Anesthesia is the use of medicine to prevent or reduce the feeling of pain or sensation during surgery or other painful procedures (such as getting stitches). The anesthetic gas machine is also called the anesthesia workstation, or anesthesia delivery system. It is a medical device which generates and delivers a precisely-known but variable gas mixture, including anesthetizing and life-sustaining gases.
WTG Morton introduced the ether anaesthesia in 1846.
In 1917, a British anesthetist, Dr. Henry Edmund Gaskin Boyle invented a nitrous oxide, oxygen and ether anaesthesia machine which was referred to as the Boyle’s Apparatus or Boyle’s anaesthetic machine. This machine was a concept of continuous-flow machines that were based on the design of the Gwathmey Apparatus, using a ‘bubble through’ vaporizer. The gases were routed through to perforated tubes in a glass mixing chamber containing water. The rate of flow could be estimated by observing the force of the resulting bubbles this apparatus was widely popularized as the Boyle Bottle. It continued in production for over 50 years in Britain. In 1955, halothane was introduced to Great Britain and became very popular because it offered an explosive alternative to cyclopropane and ether.
The current anesthesia gas machine standard is ASTM F1850 . The European standard is EN740.
Five basic elements of anesthetic machines:
1. A high-pressure supply of gases.
2. Pressure gauges on O2 cylinders, with pressure reducing valves.
3. Flow meters.
4. Metal and glass vapouriser bottle for ether.
5. Breathing system.
The flow meter measures and indicates the rate of flow of gases and allows precise control of Ooxygen or nitrogen delivery to the vaporize gas outlet. They control the amount of gas being used in liters and, depending on the anesthesia machine, milliliters. An example of a flowmeter is a rotameter which measures the volumetric flow rate of fluid in a closed tube
They provide accurate dosage control when using volatile anaesthetics
A high-flow oxygen flush
It bypasses the flowmeters and vaporisers to provide pure oxygen at 30-75 litres/minute.
Pressure gauges, regulators and 'pop-off' valves
They indicate the pressure on the cylinder side of the regulator. The pressure regulator is used to decrease and maintain the gases at a safe operating level, usually about 50 psi. Pressure gauges monitor gas pressure throughout the system and protect the machine components and patient from excessive rises.
Battery backup for 30 minutes
Grouped into high, medium, and low priority.
High priority alarms may not be silenced for more than 2 minutes.
Certain alarms and monitors must be automatically enabled and functioning prior to use, either through turning the machine on, or by following the pre-use checklist: breathing circuit pressure, oxygen concentration, exhaled volume or carbon dioxide (or both).
A high-priority pressure alarm must sound if user-adjustable limits are exceeded, if continuing high pressure is sensed, or for negative pressure.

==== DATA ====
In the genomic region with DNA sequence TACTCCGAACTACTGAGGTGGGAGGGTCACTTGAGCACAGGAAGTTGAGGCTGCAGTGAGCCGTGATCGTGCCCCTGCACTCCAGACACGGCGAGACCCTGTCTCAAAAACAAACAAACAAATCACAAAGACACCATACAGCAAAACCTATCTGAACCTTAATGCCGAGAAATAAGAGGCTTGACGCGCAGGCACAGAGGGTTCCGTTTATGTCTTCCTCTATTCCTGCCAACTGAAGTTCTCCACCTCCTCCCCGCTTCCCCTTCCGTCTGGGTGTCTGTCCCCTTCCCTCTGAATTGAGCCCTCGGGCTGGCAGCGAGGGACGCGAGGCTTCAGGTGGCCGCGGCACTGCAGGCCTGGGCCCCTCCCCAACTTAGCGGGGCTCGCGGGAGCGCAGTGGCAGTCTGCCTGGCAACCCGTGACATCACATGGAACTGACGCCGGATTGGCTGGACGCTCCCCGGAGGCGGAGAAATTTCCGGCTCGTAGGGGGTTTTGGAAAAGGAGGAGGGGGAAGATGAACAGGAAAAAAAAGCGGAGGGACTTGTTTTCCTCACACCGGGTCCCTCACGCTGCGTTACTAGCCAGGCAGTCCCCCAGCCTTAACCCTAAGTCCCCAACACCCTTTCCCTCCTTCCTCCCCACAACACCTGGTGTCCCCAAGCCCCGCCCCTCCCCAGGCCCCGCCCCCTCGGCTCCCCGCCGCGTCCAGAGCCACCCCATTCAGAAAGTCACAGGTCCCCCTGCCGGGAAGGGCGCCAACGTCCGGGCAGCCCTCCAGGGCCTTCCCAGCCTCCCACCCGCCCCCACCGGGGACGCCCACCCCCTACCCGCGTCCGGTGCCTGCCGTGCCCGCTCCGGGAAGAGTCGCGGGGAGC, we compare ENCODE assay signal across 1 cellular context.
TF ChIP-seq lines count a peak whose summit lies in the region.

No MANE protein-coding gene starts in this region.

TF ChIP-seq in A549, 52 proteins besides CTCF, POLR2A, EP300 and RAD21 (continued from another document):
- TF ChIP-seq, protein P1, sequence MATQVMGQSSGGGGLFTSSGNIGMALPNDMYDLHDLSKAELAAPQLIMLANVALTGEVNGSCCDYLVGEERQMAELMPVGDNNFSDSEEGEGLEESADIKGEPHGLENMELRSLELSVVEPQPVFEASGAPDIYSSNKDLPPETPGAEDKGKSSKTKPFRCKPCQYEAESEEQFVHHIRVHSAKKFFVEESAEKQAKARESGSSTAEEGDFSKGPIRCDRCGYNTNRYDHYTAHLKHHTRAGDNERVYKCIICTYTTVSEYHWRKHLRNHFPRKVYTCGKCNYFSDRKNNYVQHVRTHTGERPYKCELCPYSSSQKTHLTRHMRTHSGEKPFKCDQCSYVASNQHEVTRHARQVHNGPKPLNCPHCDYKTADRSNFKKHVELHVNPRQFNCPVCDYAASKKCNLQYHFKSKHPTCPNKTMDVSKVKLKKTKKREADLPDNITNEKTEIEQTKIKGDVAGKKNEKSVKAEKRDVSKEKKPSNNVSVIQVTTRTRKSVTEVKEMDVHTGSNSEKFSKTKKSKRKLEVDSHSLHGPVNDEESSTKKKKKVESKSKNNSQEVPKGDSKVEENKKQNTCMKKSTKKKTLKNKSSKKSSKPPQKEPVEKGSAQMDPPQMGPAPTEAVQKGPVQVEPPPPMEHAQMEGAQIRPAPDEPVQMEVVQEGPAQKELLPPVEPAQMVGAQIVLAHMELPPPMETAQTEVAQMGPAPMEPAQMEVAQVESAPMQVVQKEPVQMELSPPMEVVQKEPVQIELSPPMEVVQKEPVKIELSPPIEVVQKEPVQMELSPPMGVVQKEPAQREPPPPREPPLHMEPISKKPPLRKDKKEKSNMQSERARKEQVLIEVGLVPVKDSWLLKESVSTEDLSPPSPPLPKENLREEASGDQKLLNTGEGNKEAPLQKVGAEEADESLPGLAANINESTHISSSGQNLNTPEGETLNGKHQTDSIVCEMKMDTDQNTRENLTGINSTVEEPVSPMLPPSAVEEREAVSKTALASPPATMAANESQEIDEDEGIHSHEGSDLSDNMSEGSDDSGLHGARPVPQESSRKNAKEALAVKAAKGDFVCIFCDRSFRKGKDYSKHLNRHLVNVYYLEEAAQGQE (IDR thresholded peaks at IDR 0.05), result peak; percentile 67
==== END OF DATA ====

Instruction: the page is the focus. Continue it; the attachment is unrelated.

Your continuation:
Disconnect alarms may be based on low pressure, exhaled volume, or carbon dioxide.
Inspired oxygen, with a high priority alarm within 30 seconds of oxygen falling below 18% (or a user-adjustable limit).
Oxygen supply failure alarm
A hypoxic guard system must protect against less than 21% inspired oxygen if nitrous oxide is in use.
Anesthetic vapor concentration must be monitored.
Pulse oximetry, blood pressure monitoring, and EKG are required
Pressure in the breathing circuit is limited to 12.5 kPa (125 cm water).
The electrical supply cord must be non-detachable or resistant to detachment.
The machine must have at least one oxygen cylinder attached.
The hanger yoke must be pin-indexed, have a clamping device that resists leaks, and contain a filter. It must have a check valve to prevent transfilling, and a cylinder pressure gauge. There must be cylinder pressure regulators. The machine must use pipeline gas as long as pipeline pressure is greater than 345 kPa (50 psi).
Single control for each gas. Each flow control next to a flow indicator. Uniquely shaped oxygen flow control knob. Valve stops (or some other mechanism) are required such that excessive rotation will not damage the flowmeter. Oxygen flow indicator is to the right side of a flowmeter bank. Oxygen enters the common manifiold downstream of other gases. An auxiliary oxygen flowmeter is strongly recommended. An oxygen flush is present, capable of 35-75 L/min flow which does not proceed through any vaporizers.
Concentration-calibrated. An interlock must be present. Liquid level indicated, designed to prevent overfilling. "Should" use keyed-filler devices. No discharge of liquid anesthetic occurs from the vaporizer even at maximum fresh gas flow. Only one common gas outlet at 22 mm outer diameter, 15 mm inner diameter, which is designed to prevent accidental disconnection. Pipeline gas supply. Pipeline pressure gauge. Inlets for at least oxygen and nitrous oxide. DISS protected. In line filter. Check valve.
Checklist must be provided (it may be electronic, or performed manually by the user)
A digital data interface must be provided
Issues that arise with oxygenation account for a great number of the serious mishaps and complications. Misuse of anesthesia gas delivery systems is three times more likely than failure of the device to cause equipment-related adverse outcomes. These problems are attributed to human errors than to equipment failures. An operator’s lack of familiarity with the equipment or a failure to check machine function, or both, are the most frequent causes.
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Share with me the prices for different anaesthesia machine with control and support modes of ventilation and vital sign monitors you have. Thank you.
I would like to know whether you supply hamson anaesthesia machines
And at how much
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